What happened to Sweden's #MeToo money?

After what's known in Sweden as "the autumn of #MeToo", the government set aside 120 million kronor to tackle gendered discrimination. So what happened to the money?

Catherine Edwards
Catherine Edwards NewsMavens, Sweden
What happened to Sweden's #MeToo money? - NewsMavens
MeToo, PixaBay

Why this story matters:

In Sweden, the #MeToo movement was highly organized.

Rather than name or shame alleged abusers and harassers, women from over 60 industries set up calls for structural changes in their sector, and these groups coordinated to lobby for change at a political level.

The government promised to act, and earmarked 120 million kronor (approximately 5.9 million euros) in last year's spring budget  for policies and authorities to tackle harassment.

But an investigation by public broadcaster SVT shows that of the money given directly to the authorities, just half of the total 60 million kronor was used.

Authorities cited the six-month time limit as a key factor in restricting their ability to make use of the investment, and warned that if further funds are not allocated to the issue of harassment, the policy risks being merely "symbolic" rather than allowing for real change.

While the "autumn of #MeToo" was over a year ago, this shows that in order for the needed structural changes to occur, continuous campaigning and action are needed.

Details from the story:

  • Of 60 million kronor given to authorities directly, only half was used. The remaining 30 million must be paid back to the state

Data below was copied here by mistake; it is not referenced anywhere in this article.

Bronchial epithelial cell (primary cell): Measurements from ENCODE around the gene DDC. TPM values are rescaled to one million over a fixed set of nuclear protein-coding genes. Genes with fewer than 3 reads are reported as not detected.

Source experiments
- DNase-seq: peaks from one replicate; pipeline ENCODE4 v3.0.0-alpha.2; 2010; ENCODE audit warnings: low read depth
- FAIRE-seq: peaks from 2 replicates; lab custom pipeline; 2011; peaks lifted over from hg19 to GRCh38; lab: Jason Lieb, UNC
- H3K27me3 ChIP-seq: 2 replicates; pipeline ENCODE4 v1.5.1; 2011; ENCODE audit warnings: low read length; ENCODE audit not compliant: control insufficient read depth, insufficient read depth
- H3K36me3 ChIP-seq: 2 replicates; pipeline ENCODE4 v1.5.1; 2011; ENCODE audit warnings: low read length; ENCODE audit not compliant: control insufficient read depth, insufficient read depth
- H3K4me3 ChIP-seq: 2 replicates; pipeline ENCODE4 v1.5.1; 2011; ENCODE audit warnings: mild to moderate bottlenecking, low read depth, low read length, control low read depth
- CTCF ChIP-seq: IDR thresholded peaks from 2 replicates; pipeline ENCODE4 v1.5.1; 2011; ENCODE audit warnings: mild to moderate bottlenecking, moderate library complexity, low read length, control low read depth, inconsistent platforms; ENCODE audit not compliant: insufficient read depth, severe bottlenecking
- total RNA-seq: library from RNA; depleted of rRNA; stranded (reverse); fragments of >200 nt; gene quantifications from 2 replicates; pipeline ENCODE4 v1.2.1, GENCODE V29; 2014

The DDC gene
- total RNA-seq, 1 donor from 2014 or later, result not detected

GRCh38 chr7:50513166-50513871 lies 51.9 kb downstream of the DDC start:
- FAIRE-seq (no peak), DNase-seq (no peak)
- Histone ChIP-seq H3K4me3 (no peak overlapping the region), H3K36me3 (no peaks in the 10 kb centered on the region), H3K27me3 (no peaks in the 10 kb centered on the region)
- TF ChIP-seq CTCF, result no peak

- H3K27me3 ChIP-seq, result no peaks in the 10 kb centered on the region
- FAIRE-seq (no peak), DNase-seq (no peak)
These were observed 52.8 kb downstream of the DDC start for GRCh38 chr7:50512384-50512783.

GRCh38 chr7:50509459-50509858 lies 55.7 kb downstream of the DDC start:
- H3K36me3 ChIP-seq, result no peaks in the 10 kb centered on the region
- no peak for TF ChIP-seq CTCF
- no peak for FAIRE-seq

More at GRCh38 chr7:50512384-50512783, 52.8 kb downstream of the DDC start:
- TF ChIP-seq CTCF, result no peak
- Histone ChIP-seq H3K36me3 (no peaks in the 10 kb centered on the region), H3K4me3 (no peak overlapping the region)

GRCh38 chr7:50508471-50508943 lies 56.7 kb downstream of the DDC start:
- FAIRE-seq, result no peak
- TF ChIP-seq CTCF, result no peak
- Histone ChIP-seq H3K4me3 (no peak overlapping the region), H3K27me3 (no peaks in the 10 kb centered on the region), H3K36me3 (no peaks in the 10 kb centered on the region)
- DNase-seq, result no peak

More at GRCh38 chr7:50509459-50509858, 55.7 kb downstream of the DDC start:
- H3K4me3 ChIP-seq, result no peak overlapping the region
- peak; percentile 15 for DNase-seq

• The Swedish Work Environment Authority used only 1.7 million euros of an allocated 10 million euros , which it used to create and publish a brochure about harassment
  • The Crime Victim Compensation and Support Authority used all of its allocated 10 million euros , including for a widespread campaign raising awareness of sexual consent and Sweden's new consent law
  • The National Agency for Education spent less than half of its allocated 20 million euros. 

Project #Femfacts co-financed by European Commission Directorate-General for Communications Networks, Content and Technology as part of the Pilot Project – Media Literacy For All

The information and views set out on this website are those of the author(s) and do not necessarily reflect the official opinion of the European Union. Neither the European Union institutions and bodies nor any person acting on their behalf may be held responsible for the use which may be made of the information contained therein.

NewsMavens is a media start-up within Gazeta Wyborcza, Poland's largest liberal broadsheet published by Agora S.A. NewsMavens is currently financed by Gazeta Wyborcza and Google DNI Fund.
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